//

A Data Scientist’s Guide to an Efficient Project Lifecycle

It is often seen that projects overshoot their normal completion data by at least three times most probably owing to shifting goals, inefficient approaches towards data collection and exploring various solution paths among others. A closer scrutiny often reveals that the delay was avoidable had there been a more disciplined decision making in place. To put it in a nutshell, there are three major principles which, if followed closely, can reduce the entire project completion time by a considerable extent without any need for sacrificing the end results. These three principles are:
1. Fail Fast
2. 40/70 Rule
3. Fermi Estimation
However, before the three principles are reviewed it is important to define the overall objective in its relevant context. The way you define a problem and an objective has a strong bearing on how you set the bar and the performance metrics that you use. It is of paramount importance that there is a close alignment with your problem, goals and data metric.

Failing Fast

It is important to quickly and accurately judge the viability of your problem-solving approach. Failing fast is a methodology that is used to determine the viability of an idea after the initial testing is done. For example, setting an initial goal and trying an approach X can let you know the feasibility of the solution. If there are any doubts, you can try other approaches.

The 40/70 Rule

It is often seen that people in order to mitigate risk to the greatest extent possible try to gather as much information as possible before making a decision.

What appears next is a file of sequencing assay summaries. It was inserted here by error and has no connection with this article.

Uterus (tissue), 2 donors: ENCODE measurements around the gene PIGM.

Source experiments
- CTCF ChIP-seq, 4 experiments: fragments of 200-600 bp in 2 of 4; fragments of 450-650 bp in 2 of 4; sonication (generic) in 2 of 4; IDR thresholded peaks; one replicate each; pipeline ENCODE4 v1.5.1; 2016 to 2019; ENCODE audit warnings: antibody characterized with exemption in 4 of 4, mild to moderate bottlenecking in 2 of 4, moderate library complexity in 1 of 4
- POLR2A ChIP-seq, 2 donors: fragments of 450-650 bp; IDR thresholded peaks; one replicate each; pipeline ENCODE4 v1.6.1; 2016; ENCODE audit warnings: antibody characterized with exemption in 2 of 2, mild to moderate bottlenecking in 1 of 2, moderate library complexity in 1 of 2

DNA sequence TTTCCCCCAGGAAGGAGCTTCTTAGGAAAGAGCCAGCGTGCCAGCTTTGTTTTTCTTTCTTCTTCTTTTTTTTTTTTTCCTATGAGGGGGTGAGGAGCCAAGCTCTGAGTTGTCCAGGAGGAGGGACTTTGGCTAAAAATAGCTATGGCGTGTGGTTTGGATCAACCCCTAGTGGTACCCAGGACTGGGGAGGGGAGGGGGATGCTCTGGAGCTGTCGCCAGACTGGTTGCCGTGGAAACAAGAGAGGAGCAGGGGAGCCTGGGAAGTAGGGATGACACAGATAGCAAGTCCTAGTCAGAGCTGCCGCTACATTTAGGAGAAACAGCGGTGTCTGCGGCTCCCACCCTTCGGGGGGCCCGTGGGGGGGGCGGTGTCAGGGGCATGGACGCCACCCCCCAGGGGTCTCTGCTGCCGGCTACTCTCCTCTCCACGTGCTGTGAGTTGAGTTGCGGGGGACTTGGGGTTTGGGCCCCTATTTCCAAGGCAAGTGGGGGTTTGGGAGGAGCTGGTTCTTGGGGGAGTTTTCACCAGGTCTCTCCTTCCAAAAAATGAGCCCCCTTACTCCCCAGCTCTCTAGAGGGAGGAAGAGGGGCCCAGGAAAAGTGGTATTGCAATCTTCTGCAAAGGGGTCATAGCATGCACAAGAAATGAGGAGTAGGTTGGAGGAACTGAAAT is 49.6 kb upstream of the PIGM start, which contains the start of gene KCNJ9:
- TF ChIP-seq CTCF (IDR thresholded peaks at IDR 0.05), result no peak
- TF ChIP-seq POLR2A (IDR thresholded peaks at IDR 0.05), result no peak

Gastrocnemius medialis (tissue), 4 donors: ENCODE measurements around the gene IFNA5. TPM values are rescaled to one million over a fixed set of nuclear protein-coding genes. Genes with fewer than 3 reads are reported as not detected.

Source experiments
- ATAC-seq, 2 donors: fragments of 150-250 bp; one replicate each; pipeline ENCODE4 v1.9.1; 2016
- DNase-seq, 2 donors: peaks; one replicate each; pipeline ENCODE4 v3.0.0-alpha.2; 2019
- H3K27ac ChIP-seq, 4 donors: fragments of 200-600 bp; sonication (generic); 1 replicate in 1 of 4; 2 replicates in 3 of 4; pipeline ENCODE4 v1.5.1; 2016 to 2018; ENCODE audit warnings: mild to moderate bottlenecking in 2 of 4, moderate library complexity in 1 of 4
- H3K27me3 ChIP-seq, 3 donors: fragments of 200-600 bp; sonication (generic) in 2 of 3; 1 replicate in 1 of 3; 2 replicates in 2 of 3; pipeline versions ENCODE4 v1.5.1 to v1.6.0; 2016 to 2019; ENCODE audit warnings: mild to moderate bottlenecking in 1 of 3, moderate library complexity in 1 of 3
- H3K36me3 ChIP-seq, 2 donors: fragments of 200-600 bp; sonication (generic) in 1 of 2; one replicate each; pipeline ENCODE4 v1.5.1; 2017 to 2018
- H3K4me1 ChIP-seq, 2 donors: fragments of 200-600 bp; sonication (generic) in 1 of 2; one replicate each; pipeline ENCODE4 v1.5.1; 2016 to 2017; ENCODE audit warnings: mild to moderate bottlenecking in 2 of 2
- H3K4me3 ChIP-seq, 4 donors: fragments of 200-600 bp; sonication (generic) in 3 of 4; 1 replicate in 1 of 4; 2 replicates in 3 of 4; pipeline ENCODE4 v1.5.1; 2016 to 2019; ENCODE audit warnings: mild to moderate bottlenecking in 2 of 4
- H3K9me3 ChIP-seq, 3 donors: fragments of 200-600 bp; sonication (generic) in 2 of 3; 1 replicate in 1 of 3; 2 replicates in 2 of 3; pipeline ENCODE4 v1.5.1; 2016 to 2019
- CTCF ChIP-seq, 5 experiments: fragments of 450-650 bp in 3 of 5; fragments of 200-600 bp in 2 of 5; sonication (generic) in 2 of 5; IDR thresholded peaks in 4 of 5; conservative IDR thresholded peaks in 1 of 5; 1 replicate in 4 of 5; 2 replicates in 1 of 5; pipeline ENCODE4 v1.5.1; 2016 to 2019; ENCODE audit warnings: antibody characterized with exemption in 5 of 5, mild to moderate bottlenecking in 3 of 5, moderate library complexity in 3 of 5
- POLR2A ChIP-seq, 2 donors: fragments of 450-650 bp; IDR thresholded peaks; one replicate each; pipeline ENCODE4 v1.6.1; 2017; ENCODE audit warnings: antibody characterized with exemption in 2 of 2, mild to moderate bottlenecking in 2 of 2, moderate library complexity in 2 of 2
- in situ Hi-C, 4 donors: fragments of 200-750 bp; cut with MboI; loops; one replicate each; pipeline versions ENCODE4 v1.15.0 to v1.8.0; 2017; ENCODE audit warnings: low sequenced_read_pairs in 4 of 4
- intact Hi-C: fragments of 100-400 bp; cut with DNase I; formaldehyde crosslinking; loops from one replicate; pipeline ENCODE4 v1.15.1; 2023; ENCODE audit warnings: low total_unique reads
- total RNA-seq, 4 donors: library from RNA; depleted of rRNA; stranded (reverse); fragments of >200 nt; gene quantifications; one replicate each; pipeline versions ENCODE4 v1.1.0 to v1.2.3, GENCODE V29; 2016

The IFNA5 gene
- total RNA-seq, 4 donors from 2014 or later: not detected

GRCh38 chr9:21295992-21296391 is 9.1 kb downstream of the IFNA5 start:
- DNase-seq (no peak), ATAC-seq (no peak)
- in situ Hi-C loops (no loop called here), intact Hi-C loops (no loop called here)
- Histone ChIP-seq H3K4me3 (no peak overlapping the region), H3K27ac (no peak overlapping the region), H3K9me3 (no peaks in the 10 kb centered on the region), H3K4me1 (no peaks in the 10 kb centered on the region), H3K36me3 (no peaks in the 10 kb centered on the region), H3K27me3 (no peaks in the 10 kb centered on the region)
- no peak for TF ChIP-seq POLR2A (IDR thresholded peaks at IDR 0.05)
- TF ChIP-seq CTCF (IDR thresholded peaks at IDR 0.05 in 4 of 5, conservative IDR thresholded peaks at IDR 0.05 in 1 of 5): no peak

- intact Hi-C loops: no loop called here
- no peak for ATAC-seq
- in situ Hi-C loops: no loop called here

This may make them feel better, but it is no guarantor of right outcome in the long run. Colin Powell theorized that leaders should make decisions with no less than 40% and no more than 70% of the information. Any decision with less than 40 per cent data at your command can be considered hasty whereas anything above 70 implies that you have wasted too much time collecting information before making a decision.

Fermi Estimation

Fermi estimation is using approximations to get a “good enough” answer to a complicated problem without wasting too much time and other precious resources. A data science course from an established online training institute can equip you with knowledge and skills that could help you solve complex data science problems. Relevant knowledge and efficiency as such can help you solve problems keeping the bigger picture in mind.

Share on:

Kevin Jacobs

I'm Kevin, a Data Scientist, PhD student in NLP and Law and blog writer for Data Blogger.